A cartoon depicting Sen. Barack Obama D-Ill., finding simple solutions to problems too complicated for President George W. Bush won Reggie Schickel ’09 the “Most Original Ad” award in MoveOn.org’s “Obama in 30 Seconds” video competition on Monday. His submission, “What We Can Draw from Obama,” was selected from a pool of 1,100 entries submitted by students and semi-professional and professional filmmakers and advertisers.
“What We Can Draw from Obama” opens with an animated Bush walking repeatedly into a wall. Schickel reaches his own hand into the frame, plucks Bush out of the scene and sketches a cartoon Obama in Bush’s place. The animated Obama, in turn, grabs Schickel’s pen to draw a ramp, which he uses to scale the wall that was blocking Bush.
Schickel submitted his advertisement for judgment by a public YouTube audience and a private panel of judges, MoveOn.org spokesperson Daniel Mintz said. The panel of 24 judges included celebrities such as Ben Affleck, Matt Damon, Jesse Jackson and Julia Stiles.
Both the public audience and private panel used three categories of criteria to make their decisions, Mintz said. Half of the judgment was based on an ad’s overall impact, which Mintz described as “persuasiveness and memorability.” Another 25 percent was granted for originality and the final 25 percent was awarded for consistency with what MoveOn.org called “Obama’s positive message.”
While Mintz does not know if any specific element of Schickel’s ad stood out to judges, he said the ad “overwhelmingly outpaced” all of the other entries in the originality category based on number of votes.
“It was a fresh new take,” he said. “It really impressed us, and it was quite set apart.”
Schickel’s submission may be broadcast on television as the Obama campaign moves forward, Mintz said. The overall contest winner, “Obamacam,” will be aired on CNN in Ohio, Colorado and Wisconsin, he added.
Schickel said his goal was to capture what he liked about Obama in a way that would be creative and entertaining. He added that he tried to make an ad that was very simple and clearly expressed his point.
Schickel used black and white animation for his submission. He said he had taken some animation courses, including Film 38, “Advanced Animation,” and therefore an animated ad seemed like something he had could create in a reasonable amount of time, he said. The ad comprised about 200 drawings, Schickel said, and it took him about 15 hours to assemble the drawings, music and sound.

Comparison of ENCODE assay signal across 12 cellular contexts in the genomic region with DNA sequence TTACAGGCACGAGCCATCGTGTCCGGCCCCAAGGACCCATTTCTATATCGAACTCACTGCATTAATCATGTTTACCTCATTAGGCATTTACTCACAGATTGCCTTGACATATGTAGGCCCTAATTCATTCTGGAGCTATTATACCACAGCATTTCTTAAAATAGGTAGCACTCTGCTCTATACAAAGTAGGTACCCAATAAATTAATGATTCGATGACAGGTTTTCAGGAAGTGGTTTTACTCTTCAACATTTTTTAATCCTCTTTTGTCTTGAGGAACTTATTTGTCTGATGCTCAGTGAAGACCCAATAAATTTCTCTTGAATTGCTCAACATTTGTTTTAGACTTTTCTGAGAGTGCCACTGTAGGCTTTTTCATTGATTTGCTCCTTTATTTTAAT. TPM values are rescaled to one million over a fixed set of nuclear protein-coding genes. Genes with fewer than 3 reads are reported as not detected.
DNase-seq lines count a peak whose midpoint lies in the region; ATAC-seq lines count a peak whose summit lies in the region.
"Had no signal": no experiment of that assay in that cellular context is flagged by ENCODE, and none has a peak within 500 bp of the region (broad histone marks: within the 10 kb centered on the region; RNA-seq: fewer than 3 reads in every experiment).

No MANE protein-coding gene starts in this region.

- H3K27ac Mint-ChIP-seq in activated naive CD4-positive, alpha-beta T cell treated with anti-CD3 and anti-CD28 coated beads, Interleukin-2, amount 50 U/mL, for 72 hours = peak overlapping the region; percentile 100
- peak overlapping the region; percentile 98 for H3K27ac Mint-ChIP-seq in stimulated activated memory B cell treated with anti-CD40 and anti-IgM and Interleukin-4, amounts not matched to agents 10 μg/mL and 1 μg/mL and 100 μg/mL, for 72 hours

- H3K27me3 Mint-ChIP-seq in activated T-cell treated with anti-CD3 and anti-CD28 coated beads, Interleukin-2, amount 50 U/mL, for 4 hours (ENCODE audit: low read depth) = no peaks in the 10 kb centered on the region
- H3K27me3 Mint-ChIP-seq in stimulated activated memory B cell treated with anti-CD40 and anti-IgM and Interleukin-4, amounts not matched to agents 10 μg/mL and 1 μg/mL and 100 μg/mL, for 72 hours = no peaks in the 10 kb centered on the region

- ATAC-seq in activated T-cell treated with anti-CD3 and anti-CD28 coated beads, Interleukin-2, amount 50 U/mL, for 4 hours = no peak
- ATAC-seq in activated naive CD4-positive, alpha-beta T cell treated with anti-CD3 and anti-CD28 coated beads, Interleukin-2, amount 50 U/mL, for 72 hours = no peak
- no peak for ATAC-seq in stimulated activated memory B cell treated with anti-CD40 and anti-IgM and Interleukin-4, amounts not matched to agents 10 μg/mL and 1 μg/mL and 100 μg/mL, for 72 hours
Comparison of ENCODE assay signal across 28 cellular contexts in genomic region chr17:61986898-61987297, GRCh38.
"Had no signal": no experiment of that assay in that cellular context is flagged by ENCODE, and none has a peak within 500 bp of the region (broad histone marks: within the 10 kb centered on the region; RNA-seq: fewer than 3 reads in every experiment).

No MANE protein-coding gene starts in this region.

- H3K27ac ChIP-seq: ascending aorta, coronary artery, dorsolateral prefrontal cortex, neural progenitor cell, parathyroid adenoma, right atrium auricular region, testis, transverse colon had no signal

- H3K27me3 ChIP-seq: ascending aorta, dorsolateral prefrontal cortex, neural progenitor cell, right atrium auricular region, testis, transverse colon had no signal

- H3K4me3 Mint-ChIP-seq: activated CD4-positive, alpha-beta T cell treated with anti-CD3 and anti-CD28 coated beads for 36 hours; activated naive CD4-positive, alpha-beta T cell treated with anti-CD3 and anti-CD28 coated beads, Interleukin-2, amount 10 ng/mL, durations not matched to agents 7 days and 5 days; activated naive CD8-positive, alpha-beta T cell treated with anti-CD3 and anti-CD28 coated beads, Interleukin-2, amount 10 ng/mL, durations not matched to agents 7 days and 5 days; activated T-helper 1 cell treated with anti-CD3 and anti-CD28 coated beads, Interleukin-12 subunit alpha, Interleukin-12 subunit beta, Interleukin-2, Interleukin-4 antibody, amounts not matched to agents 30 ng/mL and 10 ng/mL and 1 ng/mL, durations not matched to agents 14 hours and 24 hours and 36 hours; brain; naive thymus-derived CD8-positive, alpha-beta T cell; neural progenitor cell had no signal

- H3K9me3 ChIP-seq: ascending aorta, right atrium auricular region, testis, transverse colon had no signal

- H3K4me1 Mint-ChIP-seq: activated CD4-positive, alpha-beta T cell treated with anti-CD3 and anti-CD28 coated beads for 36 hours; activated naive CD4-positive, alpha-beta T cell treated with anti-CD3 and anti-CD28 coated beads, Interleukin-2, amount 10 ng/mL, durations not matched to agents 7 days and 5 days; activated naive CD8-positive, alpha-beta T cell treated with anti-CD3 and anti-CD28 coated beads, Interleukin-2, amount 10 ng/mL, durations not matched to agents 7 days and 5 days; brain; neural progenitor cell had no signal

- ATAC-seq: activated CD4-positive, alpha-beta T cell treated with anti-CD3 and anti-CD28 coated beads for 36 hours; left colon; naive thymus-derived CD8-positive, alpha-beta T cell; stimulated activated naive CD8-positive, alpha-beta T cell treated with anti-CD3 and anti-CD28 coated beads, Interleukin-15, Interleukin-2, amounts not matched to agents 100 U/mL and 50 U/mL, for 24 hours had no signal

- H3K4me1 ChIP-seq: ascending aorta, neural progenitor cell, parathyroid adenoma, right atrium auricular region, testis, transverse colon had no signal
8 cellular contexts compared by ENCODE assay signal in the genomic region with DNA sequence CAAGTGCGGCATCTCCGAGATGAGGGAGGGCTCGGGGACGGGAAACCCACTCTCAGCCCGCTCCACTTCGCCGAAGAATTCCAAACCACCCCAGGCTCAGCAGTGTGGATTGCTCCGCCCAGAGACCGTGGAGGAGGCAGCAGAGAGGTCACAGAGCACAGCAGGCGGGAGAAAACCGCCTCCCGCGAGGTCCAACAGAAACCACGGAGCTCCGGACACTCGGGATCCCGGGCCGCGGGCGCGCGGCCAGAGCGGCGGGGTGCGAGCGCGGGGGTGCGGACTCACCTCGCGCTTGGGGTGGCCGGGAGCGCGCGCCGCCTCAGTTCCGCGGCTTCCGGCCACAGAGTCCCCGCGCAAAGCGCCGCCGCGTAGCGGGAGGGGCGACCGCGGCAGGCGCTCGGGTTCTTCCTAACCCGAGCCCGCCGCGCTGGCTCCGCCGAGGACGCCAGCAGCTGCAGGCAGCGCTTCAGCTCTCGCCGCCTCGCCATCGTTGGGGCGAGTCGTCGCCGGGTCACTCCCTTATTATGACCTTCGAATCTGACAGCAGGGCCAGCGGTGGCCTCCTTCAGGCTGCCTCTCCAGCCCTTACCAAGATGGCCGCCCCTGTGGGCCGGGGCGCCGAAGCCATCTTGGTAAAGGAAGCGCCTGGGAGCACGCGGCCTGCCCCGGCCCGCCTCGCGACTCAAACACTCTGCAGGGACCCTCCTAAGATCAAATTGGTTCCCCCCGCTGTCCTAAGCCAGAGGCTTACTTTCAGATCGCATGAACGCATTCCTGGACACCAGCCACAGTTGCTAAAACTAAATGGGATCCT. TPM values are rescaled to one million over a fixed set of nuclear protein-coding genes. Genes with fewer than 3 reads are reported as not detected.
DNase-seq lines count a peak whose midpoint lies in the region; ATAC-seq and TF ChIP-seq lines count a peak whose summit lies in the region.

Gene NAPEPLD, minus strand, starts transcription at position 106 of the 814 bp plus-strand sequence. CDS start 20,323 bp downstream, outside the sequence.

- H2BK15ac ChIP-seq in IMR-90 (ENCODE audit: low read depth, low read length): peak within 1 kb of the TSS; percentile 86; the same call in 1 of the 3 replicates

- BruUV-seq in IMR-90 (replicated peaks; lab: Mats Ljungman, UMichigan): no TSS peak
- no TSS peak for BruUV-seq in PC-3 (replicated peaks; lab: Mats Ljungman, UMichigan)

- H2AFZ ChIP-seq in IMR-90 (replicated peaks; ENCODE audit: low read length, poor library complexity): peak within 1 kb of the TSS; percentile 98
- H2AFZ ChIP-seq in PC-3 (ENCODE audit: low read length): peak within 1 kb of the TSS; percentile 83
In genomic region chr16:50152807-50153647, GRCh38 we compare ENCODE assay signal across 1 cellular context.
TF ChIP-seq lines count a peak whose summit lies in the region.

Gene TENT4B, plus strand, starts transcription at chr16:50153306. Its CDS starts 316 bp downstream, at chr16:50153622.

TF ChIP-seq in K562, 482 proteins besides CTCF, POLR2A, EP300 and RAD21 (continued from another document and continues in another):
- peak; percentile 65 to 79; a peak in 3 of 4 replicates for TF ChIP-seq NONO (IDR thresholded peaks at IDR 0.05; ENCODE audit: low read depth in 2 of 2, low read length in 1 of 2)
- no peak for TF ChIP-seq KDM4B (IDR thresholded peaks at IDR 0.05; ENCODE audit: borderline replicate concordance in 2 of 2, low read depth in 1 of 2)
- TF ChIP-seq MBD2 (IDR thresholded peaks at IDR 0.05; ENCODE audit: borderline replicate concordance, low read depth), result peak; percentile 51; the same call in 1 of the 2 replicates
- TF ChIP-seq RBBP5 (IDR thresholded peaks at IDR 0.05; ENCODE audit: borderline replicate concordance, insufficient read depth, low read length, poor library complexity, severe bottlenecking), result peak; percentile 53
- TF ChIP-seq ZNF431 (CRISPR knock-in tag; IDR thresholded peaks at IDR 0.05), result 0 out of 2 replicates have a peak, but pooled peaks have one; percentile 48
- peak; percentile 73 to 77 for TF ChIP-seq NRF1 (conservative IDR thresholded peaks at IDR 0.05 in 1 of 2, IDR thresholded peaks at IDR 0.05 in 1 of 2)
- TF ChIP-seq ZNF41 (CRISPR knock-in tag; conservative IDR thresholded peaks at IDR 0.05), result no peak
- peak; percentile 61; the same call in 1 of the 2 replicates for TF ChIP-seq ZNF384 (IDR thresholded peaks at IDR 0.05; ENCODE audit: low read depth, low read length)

By including his own hand in some of the frames, Schickel hoped to convey that an individual could influence the election, he said.
MoveOn.org heavily publicized the contest, which began in March. Shickel said he heard about the contest through the web site’s advertising campaign. Because of the publicity, the panel of famous judges and a $20,000 gift certificate prize for the overall competition winner, Schickel believed that some of the submissions would come from professional filmmakers, he said.
MoveOn.org did not solicit data on how many entries came from college students as compared to professionals, Mintz said, adding that he was particularly impressed that Schickel’s ad fared so well in comparison to the semi-professionally and professionally made ads. MoveOn.org targeted film students in their publicity of the competition, Mintz said, although he does not know what, if any, effect that had.
Another video recognized in the contest featured Rider Strong, who played Shawn Hunter on “Boy Meets World.” Schickel said it was exciting to be a winner in the same competition.
“It feels good to be in the company of actors,” Schickel said. “I definitely watched “Boy Meets World,” so when I saw [Strong’s] ad I thought, ‘Wait a minute!'”
MoveOn.org is a family of organizations, including a nonprofit that emphasizes education on civic issues and a political action committee, which mobilizes to promote progressive candidates. It is funded by individual contributions from members of the nonprofit organization and the PAC.
At the end of January, the MoveOn.org PAC endorsed Obama, Mintz said. It was the first time the PAC, on behalf of the larger family of companies, supported a specific candidate. Mintz said any candidate would need at least 66 percent of member votes to receive an endorsement, and Obama received more than 70 percent. MoveOn.org has more than 3.4 million members, said Trevor FitzGibbon, who is vice president of media relations for Fenton Communications and oversees MoveOn.org’s media relations.
Schickel has not previously been involved in the Obama campaign, he said.
Schickel is a member of The Dartmouth Staff.